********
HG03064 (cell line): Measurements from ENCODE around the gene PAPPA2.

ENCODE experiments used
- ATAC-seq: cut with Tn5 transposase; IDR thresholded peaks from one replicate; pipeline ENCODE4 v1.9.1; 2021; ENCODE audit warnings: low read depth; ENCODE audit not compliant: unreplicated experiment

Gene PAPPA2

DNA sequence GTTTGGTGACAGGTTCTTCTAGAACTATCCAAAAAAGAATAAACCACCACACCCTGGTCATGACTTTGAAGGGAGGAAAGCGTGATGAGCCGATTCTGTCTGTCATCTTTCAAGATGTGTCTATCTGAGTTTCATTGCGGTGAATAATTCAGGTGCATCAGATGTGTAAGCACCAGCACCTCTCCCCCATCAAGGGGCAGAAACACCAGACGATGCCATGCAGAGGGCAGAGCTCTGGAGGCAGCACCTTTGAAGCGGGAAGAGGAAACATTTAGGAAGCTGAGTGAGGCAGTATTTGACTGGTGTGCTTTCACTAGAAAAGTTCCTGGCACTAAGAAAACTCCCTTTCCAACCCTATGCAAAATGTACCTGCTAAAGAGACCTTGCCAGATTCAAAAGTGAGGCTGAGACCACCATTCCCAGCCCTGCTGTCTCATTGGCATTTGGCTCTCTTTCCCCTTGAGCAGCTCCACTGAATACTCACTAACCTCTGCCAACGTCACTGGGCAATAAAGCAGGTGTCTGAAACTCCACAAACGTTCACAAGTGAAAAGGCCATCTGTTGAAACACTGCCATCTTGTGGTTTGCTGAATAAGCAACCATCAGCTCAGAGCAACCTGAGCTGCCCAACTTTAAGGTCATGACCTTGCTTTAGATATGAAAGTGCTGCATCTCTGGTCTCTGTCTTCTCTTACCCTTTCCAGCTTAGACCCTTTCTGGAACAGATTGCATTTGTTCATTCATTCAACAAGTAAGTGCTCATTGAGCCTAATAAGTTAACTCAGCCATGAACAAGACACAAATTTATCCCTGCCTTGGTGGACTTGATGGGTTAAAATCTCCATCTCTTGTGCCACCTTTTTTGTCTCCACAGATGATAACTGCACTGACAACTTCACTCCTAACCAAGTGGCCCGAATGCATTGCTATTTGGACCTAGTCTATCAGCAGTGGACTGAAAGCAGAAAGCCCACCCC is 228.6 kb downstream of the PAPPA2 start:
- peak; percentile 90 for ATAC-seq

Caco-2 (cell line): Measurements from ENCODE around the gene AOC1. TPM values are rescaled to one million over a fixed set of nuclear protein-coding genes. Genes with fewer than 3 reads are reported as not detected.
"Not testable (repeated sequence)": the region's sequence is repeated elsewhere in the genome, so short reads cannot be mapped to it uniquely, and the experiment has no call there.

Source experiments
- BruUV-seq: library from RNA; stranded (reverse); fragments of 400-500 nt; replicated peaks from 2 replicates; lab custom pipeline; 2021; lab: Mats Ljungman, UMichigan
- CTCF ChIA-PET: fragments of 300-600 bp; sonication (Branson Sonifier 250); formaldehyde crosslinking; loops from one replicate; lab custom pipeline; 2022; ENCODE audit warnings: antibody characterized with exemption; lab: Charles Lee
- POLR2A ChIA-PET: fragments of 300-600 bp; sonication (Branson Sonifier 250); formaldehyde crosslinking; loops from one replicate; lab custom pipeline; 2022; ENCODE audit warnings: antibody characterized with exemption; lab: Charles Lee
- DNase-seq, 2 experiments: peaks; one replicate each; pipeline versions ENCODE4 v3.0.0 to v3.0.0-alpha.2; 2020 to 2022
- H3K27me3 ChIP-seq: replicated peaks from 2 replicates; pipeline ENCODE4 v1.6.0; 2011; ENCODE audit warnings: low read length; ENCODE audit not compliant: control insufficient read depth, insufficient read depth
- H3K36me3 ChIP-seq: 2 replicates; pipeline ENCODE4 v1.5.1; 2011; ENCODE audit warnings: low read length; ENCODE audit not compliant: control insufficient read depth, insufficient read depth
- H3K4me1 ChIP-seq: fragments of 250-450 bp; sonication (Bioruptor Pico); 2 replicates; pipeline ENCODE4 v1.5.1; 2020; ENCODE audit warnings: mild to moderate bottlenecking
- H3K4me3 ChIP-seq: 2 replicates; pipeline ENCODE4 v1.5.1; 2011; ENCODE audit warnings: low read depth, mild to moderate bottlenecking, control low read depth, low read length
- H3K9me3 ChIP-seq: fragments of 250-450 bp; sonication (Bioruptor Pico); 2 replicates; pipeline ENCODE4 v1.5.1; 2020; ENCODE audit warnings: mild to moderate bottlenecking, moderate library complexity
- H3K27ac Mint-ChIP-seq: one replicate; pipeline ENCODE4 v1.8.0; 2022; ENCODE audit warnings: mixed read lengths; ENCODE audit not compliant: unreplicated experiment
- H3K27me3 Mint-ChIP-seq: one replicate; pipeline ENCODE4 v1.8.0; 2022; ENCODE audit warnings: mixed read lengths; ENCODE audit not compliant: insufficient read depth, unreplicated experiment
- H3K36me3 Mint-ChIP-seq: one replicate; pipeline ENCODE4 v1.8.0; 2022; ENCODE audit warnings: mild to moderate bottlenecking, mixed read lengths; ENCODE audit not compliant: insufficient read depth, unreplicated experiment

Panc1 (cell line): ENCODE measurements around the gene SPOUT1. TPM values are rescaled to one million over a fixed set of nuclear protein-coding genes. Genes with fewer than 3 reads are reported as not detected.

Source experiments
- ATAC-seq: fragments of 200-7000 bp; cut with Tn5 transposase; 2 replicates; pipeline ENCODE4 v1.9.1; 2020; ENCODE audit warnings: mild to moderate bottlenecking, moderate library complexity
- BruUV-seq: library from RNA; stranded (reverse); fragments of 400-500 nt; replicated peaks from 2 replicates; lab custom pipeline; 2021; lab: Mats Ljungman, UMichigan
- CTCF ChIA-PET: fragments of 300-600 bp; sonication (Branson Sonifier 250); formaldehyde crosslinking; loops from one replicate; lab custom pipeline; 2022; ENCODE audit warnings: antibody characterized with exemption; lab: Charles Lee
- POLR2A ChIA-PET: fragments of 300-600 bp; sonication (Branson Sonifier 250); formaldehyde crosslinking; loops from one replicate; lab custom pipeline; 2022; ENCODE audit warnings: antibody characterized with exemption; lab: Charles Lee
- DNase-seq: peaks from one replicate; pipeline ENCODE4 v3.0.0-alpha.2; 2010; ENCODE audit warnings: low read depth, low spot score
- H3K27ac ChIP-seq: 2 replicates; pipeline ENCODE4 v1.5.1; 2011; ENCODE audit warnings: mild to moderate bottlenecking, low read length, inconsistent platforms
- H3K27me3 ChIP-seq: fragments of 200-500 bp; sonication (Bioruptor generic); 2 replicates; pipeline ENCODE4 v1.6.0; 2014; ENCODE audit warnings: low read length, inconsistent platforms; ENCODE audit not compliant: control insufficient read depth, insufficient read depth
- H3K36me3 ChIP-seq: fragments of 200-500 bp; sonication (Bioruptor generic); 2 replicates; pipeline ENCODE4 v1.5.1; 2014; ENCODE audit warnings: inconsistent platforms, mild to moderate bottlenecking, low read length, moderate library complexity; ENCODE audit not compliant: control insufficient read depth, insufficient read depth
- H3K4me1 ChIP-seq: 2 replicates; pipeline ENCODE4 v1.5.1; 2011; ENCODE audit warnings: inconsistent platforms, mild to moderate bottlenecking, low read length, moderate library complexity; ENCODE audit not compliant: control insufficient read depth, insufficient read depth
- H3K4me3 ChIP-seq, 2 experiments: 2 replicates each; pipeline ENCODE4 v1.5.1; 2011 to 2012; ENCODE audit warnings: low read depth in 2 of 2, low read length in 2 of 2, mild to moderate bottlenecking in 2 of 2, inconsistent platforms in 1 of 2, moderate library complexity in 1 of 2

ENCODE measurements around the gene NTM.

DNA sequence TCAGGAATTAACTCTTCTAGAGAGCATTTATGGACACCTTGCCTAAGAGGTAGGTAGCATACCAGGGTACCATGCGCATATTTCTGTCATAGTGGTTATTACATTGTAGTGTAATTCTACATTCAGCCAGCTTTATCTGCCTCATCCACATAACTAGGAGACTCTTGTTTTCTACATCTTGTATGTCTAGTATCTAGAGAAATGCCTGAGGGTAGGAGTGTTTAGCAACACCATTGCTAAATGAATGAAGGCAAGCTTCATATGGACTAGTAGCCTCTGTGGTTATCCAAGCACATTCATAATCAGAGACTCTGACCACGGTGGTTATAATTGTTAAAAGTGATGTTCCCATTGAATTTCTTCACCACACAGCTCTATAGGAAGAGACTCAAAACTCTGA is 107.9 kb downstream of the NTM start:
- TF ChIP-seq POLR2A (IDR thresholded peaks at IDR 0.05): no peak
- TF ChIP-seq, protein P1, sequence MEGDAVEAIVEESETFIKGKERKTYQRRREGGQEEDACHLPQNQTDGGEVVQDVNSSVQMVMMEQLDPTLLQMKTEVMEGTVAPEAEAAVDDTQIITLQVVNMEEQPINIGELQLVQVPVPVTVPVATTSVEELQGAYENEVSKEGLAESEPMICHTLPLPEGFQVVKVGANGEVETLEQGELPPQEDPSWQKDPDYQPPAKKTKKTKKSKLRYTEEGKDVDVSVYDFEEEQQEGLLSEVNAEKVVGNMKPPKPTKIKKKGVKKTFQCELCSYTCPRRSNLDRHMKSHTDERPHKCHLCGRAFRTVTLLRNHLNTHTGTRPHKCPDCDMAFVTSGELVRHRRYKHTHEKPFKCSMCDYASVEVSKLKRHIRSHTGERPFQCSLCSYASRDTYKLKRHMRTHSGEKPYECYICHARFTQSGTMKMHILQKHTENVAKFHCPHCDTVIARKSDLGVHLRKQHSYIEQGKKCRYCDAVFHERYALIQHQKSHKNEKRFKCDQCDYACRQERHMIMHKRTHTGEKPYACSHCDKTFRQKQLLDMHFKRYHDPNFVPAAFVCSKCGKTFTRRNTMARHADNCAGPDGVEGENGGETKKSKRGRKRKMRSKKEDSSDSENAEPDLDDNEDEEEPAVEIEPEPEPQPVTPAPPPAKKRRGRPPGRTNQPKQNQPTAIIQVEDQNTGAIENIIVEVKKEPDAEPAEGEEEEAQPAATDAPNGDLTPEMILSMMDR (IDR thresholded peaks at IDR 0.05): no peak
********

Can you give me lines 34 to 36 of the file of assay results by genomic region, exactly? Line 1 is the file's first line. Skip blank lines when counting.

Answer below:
ENCODE measurements around the gene NTM.

DNA sequence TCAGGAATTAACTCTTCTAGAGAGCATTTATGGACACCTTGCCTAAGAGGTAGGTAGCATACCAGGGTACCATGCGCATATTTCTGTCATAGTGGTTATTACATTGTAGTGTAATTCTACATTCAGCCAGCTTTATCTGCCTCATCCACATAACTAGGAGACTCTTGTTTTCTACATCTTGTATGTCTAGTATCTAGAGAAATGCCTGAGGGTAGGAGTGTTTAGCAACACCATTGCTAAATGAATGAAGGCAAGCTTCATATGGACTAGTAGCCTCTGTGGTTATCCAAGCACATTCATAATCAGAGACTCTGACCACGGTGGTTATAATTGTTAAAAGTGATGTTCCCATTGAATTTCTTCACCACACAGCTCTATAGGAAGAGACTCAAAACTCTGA is 107.9 kb downstream of the NTM start:
- TF ChIP-seq POLR2A (IDR thresholded peaks at IDR 0.05): no peak